Dinh Tut, a typical flute of the Gie Trieng

Friday, March 17, 2017 - 16:56:06

(VOVworld) – The Gie Trieng have a population of 33,000 people living mainly in the northern part of the Central Highlands. About two thirds of them cluster in Nam Giang district, Quang Nam province. The Gie Trieng have developed diverse folk music genres and musical instruments. The Dinh Tut is a typical flute played at Gie Trieng festivals.

dinh tut, a typical flute of the gie trieng hinh 0
Gie Trieng men play the Dinh Tut flute

In the old days, the Gie Trieng blew through bamboo tubes to awaken the soul of the rice at new crop festivals. They have produced at least 10 kinds of bamboo flutes. The Dinh Tut is the most popular one. A newborn child is welcomed by the sound of a Dinh Tut. At a wedding ceremony, the new couple is greeted by joyous melodies from a Dinh Tut. When people return to Mother Earth, they are mourned by the Dinh Tut.

A Dinh Tut is a set of 6 bamboo tubes of different lengths. Each tube produces one tone. Zơ Ram Nhía lives in Nam Giang district: “We arrange 6 bamboo tubes from narrow and short to big and long. In the past, our ancestors played the Dinh Tut at big events such as the New Year Festival.”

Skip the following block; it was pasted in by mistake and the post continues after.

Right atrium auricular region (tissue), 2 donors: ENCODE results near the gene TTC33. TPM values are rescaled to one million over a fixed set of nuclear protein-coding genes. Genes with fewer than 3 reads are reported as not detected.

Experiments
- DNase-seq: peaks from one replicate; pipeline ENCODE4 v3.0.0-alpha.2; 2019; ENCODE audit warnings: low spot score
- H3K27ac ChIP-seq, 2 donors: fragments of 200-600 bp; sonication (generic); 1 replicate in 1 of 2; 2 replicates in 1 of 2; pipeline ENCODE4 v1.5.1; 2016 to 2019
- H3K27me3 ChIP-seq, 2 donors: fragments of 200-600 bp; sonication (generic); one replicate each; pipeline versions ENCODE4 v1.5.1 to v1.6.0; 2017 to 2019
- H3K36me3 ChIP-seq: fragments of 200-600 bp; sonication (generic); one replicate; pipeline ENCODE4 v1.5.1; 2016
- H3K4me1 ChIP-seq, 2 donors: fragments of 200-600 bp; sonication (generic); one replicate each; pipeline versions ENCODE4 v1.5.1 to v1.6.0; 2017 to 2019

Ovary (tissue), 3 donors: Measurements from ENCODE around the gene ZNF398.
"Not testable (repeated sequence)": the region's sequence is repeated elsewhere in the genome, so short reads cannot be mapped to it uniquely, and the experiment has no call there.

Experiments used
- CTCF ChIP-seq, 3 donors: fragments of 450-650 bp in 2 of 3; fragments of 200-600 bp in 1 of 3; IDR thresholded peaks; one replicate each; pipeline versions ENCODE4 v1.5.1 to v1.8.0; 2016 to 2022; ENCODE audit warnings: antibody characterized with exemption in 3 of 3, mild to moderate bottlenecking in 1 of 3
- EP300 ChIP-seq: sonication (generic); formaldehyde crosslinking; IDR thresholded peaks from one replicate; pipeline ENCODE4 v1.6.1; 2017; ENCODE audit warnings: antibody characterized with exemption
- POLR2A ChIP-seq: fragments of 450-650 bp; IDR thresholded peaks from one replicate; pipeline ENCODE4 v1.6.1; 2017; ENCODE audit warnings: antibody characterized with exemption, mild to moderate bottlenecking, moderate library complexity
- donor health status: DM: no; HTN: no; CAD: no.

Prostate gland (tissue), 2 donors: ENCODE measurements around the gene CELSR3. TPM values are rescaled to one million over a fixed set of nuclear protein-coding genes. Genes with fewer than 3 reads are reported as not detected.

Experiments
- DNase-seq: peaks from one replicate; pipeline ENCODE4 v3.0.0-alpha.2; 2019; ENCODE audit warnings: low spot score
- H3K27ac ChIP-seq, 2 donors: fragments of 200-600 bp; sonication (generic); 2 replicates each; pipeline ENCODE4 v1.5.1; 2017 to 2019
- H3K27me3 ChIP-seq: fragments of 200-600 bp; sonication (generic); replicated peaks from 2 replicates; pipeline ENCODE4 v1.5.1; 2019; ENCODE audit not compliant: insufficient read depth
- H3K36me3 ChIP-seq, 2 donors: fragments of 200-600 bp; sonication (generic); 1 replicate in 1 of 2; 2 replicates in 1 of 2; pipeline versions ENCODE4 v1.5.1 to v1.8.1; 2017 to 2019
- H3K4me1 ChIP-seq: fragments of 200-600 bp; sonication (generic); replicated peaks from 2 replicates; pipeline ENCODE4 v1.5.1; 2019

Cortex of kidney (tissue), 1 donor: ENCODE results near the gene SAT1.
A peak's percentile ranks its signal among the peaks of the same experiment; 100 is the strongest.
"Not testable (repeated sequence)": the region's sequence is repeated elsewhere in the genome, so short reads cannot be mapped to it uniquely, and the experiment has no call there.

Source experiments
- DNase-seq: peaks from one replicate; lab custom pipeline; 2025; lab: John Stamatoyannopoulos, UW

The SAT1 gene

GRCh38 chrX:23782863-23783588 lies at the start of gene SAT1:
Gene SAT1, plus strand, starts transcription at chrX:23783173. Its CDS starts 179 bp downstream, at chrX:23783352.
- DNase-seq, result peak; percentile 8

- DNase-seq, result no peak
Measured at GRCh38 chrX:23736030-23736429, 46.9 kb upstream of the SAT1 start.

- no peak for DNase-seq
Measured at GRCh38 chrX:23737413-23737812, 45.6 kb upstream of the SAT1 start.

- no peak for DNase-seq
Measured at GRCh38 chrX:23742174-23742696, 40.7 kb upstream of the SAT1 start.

The Dinh Tut is played at new rice ceremonies, worship ceremonies of genies, and community meetings in the Rong house. When gongs open the festival, 6 boys play the Dinh Tut while the girls dance around a fire or Neu pole.

Hiền Tiêp lives in Trach Mỹ township, Nam Giang district.  “The Dinh Tut dance is the signature performance of the Gie Trieng. This is an opportunity for young people to learn from the elderly to protect our traditional dance.”

A Dinh Tut performance needs 6 to 8 men, including a leader. The Gie Trieng have eight Dinh Tut flute and dance performances for different events. The Gie Trieng also blow Dinh Tut when they relax after doing farm work.

Zơ Ram Vanh, a Gie Trieng man in Thach My township, says: “It’s difficult to play the Dinh Tut. But we learn from the elders. Young people learn the Dinh Tut to preserve our tradition.”

At New Year celebrations or other community events, the sound of gongs and Dinh Tut flutes echoes in the surrounding mountains and forests.

Hien Nhon, Thu Hang

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